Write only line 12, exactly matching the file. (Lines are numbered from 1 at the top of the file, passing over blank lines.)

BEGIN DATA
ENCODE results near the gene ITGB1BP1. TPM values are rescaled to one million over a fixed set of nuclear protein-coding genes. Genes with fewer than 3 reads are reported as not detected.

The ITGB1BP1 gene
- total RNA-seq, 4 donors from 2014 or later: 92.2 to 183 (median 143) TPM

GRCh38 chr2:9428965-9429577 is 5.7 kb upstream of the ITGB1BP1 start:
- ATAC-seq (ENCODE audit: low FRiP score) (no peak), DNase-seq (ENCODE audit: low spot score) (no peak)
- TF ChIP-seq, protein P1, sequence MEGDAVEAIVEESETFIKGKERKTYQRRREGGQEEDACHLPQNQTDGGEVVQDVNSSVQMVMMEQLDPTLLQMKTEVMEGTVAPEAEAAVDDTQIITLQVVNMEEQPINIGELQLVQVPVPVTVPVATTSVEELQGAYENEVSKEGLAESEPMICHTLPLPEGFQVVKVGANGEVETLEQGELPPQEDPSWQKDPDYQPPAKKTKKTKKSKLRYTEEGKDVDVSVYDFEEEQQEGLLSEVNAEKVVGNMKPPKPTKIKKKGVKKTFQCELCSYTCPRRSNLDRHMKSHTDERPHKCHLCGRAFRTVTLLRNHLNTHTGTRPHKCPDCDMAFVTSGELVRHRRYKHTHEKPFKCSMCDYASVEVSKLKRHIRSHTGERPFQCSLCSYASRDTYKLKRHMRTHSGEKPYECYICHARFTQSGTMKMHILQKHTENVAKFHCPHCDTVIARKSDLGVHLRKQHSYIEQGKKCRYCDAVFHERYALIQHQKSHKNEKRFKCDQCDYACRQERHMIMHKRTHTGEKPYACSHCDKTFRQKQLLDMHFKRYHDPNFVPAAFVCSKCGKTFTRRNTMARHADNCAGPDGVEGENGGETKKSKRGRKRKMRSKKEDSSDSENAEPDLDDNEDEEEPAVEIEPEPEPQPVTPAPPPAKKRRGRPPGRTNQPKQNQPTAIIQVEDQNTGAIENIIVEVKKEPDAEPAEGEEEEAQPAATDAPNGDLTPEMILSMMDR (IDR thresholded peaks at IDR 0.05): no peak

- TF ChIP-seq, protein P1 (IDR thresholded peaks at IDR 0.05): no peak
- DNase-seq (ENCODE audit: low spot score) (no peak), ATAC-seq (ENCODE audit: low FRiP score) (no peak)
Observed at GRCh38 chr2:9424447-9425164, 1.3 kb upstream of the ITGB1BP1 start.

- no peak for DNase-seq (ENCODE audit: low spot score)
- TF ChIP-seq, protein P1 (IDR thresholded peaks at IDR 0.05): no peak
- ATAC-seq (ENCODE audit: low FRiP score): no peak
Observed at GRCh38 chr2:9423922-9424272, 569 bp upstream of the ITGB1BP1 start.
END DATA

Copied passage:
- ATAC-seq (ENCODE audit: low FRiP score): no peak